The Fall and Return of Gene Ween by Charlie Nickles

Boognish
Boognish

I met Aaron Freeman (a.k.a. Gene Ween) on April 7th, 2010. I had bronchitis, but Ween is my favorite band and they were playing at the Millennium Center, located two blocks from my apartment. There was no way I was going to miss that. After I got inside the venue, I walked onto the back porch area to smoke a cigarette. (Bronchitis won’t stop anything apparently.) Sitting at a table together were Gene Ween and Dave Dreiwitz, Ween’s bass player. There was no one else around.

 
I was hesitant about walking up to a musician I’ve idolized for over half my life, but when was I going to get this opportunity again? There is a theory in the cult world of Ween fandom that a fat Gene is a sober Gene, and this was definitely a fat Gene. He must have gained over a hundred pounds in the course of two years. He seemed happy though, strumming an acoustic guitar, looking out into space as if meditating on all the good moments in his life.
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The specifics of the conversation are a little vague, but I remember talking to him about not “getting” their music at first and being enlightened when I saw them perform on a Comedy Central variety show that has since faded into obscurity. He told me that particular performance was a blur to him but seemed genuinely delighted that it was how I became a fan. I told him I looked forward to the show that night and, in typical Gene Ween showmanship, he looked me in the eyes and loudly exclaimed, “Alright Man!”
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On stage that night, Gene had more energy than I had ever seen. At that point, I had watched Ween play six times, in three different states, and this was by far the best show I had seen them play. They even did a spot-on cover of David Bowie’s “Let’s Dance” in the middle of the set that night. It was great to see them in top form and even better to know that Gene was sober and content with his life. The addictions he’d faced in years past seemed far behind him.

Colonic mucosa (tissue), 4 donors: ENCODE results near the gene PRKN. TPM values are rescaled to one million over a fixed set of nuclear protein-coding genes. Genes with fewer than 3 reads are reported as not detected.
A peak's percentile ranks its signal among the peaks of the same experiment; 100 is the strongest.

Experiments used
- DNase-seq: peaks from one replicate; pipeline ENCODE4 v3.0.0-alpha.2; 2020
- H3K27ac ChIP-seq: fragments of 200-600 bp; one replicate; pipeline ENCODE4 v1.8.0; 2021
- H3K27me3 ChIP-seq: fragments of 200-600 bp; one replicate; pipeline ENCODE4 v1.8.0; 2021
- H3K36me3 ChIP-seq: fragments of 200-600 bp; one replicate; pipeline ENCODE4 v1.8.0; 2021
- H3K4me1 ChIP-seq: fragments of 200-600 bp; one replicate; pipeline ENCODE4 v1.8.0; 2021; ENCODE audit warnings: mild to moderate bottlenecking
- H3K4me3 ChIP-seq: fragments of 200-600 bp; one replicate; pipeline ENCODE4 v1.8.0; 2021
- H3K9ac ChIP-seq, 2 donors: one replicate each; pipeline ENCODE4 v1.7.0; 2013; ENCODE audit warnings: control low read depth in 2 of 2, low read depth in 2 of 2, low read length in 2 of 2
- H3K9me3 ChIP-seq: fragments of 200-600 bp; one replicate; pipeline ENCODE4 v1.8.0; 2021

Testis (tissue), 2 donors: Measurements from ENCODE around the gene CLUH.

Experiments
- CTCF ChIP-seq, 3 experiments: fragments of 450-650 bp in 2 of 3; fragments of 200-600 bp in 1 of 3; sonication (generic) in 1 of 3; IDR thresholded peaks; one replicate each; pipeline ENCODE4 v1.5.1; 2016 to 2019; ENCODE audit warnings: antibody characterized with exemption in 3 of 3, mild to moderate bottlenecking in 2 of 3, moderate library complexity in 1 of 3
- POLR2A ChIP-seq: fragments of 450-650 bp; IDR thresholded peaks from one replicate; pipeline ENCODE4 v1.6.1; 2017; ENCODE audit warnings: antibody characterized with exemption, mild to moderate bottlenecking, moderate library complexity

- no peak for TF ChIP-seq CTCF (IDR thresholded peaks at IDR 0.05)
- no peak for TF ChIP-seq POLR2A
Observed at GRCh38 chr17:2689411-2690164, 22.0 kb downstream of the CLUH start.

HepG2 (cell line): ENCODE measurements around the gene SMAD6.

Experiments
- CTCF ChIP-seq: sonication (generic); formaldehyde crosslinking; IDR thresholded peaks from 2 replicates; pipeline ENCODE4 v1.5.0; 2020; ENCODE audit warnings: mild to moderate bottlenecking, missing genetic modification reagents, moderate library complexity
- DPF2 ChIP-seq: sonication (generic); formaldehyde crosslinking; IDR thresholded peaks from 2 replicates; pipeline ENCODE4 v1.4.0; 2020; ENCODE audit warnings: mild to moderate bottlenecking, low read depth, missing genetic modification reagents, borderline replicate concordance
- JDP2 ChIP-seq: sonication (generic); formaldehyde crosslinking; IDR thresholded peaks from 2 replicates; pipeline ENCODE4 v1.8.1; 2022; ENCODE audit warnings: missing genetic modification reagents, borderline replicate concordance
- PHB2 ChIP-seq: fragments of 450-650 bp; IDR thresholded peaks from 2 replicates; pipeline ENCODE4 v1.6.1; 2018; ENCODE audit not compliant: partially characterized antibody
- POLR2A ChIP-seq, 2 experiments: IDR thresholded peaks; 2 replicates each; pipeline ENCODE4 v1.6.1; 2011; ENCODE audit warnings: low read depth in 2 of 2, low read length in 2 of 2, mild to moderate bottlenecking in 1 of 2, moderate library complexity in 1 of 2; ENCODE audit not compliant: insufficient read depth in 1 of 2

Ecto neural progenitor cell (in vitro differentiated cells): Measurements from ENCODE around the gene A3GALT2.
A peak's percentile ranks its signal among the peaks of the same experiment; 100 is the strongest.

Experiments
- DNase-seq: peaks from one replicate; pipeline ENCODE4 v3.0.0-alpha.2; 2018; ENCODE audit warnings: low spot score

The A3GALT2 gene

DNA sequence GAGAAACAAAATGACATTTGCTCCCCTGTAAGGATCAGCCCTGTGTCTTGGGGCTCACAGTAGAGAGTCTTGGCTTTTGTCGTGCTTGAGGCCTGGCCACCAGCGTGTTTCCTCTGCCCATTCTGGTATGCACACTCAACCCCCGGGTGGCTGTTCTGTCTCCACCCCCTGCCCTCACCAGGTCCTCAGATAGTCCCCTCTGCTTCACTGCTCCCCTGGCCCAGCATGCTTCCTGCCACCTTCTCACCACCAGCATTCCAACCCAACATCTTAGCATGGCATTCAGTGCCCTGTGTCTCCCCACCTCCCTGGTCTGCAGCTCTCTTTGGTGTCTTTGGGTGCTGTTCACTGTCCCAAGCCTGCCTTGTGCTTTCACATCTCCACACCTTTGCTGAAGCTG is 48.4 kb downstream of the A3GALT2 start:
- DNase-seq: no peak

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Then came December 11th, six months after that incredible show. Gene was playing a solo acoustic set at Cat’s Cradle in Carrboro. It was a cold, dreary night, and the events that followed made it even more depressing.
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Walking into the club, I noticed Gene right away. He was talking to some fans and laughing, but something wasn’t right. The hundred pounds he’d tacked on being sober were gone. His clothes were baggy on him. He had a twitchiness about him that made him unapproachable. Here I had another opportunity to talk to my musical hero, but I chose instead to grab a beer and take a seat on a bench.
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One of the guys he was talking to sat down next to me and proceeded to tell me, “There’s something wrong with Gener.” He said Gene asked him for crack and when he told him he didn’t do crack, Gene called him a pussy. Then Gene stuck his hand down his pants and put it through his zipper. He asked the guy if he wanted to suck his dick.
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Concerns about Gene’s behavior were confirmed when he went onstage. He sat down in a chair and immediately dropped his guitar. He picked it up and tried to start playing a song but had to quit. His playing was off, like he needed to retune the guitar. But it was clear he was in no shape to perform. He tried though. He attempted to play through songs with his guitar out of tune and his voice sounding like a warped record, stopping some songs midway through and, at one point, re-playing a song he’d already played once. A lot of the crowd cheered on every fuck-up and sang along with the songs, but some of us were too depressed to be engaged. A lot of people walked out, but I couldn’t. It was a train wreck I couldn’t peel my eyes from.